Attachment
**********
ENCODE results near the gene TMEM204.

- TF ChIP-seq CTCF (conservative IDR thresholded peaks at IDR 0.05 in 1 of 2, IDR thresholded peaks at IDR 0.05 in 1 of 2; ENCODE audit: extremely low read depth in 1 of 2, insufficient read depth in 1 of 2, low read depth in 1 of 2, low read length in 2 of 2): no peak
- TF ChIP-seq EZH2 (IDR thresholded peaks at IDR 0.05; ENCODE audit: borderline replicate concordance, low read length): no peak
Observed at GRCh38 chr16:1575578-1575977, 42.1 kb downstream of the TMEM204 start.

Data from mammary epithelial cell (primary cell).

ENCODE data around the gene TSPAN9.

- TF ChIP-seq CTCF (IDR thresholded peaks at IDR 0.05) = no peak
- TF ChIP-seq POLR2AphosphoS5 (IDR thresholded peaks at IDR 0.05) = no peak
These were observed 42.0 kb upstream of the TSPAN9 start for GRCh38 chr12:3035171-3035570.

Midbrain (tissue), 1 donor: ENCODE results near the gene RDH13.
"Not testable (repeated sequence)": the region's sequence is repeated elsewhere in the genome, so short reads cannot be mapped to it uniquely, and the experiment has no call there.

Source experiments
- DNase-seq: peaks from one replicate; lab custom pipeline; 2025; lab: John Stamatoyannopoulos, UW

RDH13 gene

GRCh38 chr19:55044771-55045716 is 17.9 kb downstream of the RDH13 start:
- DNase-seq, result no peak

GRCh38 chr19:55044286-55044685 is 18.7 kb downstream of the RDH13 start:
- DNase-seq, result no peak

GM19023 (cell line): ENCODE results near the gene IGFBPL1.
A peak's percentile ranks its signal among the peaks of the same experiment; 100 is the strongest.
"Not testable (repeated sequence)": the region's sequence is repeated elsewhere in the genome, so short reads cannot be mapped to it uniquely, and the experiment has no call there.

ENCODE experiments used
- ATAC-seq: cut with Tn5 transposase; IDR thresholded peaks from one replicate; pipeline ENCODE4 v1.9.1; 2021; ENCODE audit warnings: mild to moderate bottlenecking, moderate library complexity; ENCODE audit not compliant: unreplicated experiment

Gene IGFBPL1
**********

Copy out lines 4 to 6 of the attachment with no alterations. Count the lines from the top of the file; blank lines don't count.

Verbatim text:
Observed at GRCh38 chr16:1575578-1575977, 42.1 kb downstream of the TMEM204 start.

Data from mammary epithelial cell (primary cell).

ENCODE data around the gene TSPAN9.